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#2713: Drugs and Haiti: Burnham replies to Gill and Kozyn (fwd)

From: thor burnham <thorald_mb@hotmail.com>

I think that M. Gill and J. Kozyn both raise excellent points concerning the 
U.S. obsession with drugs. The hypocrisy of U.S. drug policy towards Haiti 
and the rest of the Caribbean is revealing when one considers the extent of 
cross-border drug smuggling that takes place between Canada and the U.S., 
for example.
The state department reports (and others like them) tend to point to the 
numerous "lacks" in Haitian government, society and culture which contribute 
to the booming trade in illicit narcotics: a lack of infrastucture, a lack 
of police competence, and a lack of ethics at all levels of 
government...(not to mention the reliance on the "phrase" to really explain 
why Haiti would allow such "atrocities" to continue).
  Make no mistake, the longer one complains about the exportation of drugs, 
the lawlessness of Haiti, and it's inability to rule itself properly (talk 
about a trope that's been mobilized for a long time!) the more that long 
term military "intervention" (to use Mambo Racine's euphimism), or presence, 
is needed. And, of course, all the more reason to keep funding the military 
and the police; not to mention annually increasing their budgets.
  The reason I compare Haiti's treatment to Canada is simple. My impression, 
(and i believe it was sometime last fall that Canada was singled out by some 
U.S. policy makers as a problem), after living in Vancouver, B.C. is that 
relatively speaking, Haiti is insignificant with respect to the total amount 
of drugs shipped into the U.S. (which raises a question? Unless the drug 
agencies are aware of the amount of drugs that actually go through Haiti, 
how can they make any kind of estimates with respect to percentage 
increases? How can they say with a straight face that shipments increased 
from 10 to 14 percent? They can't. They are guessing, or just blatantly 
   As Mark Gill pointed out, the problem has to be getting worse in order to 
justify more troops on the ground, and more funding for the "war on drugs". 
All of which translates into more officers/soldiers and more toys for the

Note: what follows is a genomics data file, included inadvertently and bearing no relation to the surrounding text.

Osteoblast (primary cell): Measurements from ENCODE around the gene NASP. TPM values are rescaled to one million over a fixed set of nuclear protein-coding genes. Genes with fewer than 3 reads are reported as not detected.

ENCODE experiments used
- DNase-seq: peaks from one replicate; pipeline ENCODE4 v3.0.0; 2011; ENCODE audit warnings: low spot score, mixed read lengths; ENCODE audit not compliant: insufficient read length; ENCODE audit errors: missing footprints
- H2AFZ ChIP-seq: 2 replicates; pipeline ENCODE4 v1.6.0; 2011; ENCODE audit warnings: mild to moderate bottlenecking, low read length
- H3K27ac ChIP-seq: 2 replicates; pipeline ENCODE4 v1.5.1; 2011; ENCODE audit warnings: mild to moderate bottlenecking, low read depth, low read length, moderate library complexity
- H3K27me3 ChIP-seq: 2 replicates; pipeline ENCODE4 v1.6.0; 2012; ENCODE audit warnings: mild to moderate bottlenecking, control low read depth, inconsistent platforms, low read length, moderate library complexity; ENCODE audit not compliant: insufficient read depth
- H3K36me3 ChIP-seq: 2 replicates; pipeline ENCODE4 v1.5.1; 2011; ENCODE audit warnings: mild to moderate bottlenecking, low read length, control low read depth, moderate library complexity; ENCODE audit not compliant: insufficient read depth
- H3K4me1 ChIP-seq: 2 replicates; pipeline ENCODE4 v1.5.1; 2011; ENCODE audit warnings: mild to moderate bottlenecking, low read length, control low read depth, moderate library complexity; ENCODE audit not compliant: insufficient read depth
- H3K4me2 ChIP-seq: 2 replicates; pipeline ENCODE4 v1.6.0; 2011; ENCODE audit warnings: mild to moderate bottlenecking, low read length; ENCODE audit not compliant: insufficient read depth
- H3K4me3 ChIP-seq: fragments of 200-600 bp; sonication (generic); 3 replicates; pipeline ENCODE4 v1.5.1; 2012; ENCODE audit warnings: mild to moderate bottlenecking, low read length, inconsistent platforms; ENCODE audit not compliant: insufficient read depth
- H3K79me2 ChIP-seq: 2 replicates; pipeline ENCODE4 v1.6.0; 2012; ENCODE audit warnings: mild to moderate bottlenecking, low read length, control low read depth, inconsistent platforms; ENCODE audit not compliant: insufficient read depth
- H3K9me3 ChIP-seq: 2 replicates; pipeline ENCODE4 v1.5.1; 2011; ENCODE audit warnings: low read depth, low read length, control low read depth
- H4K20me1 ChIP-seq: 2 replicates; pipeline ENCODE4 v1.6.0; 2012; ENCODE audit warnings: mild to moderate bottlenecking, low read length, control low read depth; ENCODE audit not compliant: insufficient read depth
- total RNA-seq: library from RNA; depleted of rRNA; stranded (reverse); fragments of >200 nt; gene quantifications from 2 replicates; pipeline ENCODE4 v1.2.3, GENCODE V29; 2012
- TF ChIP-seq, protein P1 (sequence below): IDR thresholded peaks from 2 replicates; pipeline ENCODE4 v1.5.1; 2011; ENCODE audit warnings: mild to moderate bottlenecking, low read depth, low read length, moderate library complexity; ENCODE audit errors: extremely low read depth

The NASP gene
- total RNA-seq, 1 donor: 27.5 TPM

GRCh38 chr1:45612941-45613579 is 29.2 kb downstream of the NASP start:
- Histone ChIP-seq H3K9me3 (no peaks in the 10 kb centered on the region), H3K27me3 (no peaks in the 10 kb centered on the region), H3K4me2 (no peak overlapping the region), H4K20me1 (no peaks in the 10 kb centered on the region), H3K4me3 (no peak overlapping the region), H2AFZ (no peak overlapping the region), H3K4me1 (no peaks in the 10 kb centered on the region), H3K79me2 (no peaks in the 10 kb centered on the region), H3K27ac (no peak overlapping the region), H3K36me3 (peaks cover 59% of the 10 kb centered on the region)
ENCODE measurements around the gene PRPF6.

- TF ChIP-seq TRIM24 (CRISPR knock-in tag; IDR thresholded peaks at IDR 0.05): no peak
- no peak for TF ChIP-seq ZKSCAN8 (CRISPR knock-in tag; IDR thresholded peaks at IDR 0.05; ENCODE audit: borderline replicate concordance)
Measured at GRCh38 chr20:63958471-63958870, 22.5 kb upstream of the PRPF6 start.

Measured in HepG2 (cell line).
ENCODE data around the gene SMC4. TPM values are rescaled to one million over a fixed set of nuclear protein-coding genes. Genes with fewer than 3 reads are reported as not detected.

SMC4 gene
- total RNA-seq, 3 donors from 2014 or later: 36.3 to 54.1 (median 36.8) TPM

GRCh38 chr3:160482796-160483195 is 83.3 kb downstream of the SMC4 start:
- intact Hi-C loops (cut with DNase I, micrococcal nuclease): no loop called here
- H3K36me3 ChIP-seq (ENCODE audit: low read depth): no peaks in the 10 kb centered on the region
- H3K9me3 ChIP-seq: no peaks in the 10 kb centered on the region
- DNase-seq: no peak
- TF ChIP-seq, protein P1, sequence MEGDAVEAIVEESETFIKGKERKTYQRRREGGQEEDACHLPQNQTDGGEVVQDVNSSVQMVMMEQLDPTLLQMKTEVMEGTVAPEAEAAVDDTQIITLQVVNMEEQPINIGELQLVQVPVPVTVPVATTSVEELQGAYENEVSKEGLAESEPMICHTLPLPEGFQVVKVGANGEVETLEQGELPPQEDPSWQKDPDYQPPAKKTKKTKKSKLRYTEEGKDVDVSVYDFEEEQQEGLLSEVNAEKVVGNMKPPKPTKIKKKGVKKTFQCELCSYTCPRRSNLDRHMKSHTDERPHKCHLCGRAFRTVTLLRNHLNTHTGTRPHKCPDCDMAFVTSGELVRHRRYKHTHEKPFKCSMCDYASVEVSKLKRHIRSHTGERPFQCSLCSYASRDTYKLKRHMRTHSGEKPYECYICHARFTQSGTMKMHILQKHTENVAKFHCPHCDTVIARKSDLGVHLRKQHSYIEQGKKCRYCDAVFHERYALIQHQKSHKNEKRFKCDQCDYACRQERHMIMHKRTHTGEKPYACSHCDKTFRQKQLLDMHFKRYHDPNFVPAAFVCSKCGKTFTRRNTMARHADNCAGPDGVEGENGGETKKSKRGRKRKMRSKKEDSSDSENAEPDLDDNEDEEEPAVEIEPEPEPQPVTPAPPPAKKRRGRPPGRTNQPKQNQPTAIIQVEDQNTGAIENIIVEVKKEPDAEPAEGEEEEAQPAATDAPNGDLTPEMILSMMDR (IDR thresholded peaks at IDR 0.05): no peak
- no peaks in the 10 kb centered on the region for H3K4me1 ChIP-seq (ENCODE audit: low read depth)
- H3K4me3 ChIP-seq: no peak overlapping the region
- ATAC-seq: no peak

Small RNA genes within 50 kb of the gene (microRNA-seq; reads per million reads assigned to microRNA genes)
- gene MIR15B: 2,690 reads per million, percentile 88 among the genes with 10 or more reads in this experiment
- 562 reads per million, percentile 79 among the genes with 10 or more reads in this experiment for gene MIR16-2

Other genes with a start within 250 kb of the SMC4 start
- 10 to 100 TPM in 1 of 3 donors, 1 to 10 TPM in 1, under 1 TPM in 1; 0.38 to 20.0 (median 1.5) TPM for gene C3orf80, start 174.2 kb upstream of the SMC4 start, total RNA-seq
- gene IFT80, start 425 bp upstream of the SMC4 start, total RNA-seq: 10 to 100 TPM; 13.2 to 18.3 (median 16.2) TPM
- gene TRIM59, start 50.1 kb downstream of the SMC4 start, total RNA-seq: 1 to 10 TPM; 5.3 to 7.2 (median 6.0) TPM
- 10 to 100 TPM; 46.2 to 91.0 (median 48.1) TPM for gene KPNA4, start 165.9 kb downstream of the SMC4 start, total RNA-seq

Coast Guard, DEA and military, or to prevent budget cutbacks.
   Based on their criteria for Haiti, the U.S should have occuppied Canada a 
long time ago, because Canada is almost completely incapable of stopping the 
drug flow into Canada (from the U.S. and Asia) and the flow from Canada to 
the U.S., and they know it. They even publicly say as much. It is, after 
all, the largest undefended border in the world.
   A few of the drug reports have mentioned that there is an increasing 
"organizational structure and sophistication" (my paraphrase) with respect 
to the trans-shipment of drugs through Haiti. The fact that a few ships were 
dry-docked and found to contain cocaine in their hulls supposedly 
demonstrates this. I can assure people on the list that Vancouver's place as 
a drug transhipment point of heroin and a producer of high quality marijuana 
makes Haiti look small. And compared geographically to the province of 
British Columbia, it is indeed quite tiny. The Asian triads, Hells Angels 
and the Russian Mafia are known to everyone. In other words, law enforcement 
knows all the players. Catching them red-handed is the hard part. And they 
tend to make Haitian gangsters look not so notorious. Seems to me that Haiti 
is doing a much better job at it than the funny talking Northerners. People 
can't remember the last time a Hell's Angel was successfully prosecuted and 
jailed for drug violations. Why? Because they are stinking rich and have the 
best criminal defense lawyers on retainer.
    In fact, the Vancouver police and RCMP repeatedly publicly declare that 
Marijuana grown in British Columbia is exchanged pound for pound for Cocaine 
at the U.S. border. (this is an indication on how powerful B.C. "gold" 
actually is), but it also shows just how much cocaine comes into Canada 
from....are you ready?...the U.S.
   My point is (and i do have one...my rant shall end soon) that when you 
take into consideration that over 95% of Canada's population live within 200 
miles of the U.S. border, and that Vancouver's situation is repeated in 
major cities across the country...(toronto, montreal etc.) the hysteria 
surrounding Haiti needs to be challenged, particularly when that hysteria is 
masquerading as propaganda for other ends.
  So when the next series of reports emanates from the hallowed halls of the 
state department or the DEA, be skeptical, don't take their word for it, and 
read between the lines. Moreover, one should look at just how cocaine is 
produced in the laboratories in Colombia. (i.e. the chemicals involved and 
where they are manufactured and shipped from. Who really profits from 
illicit drugs?)

Thor Burnham

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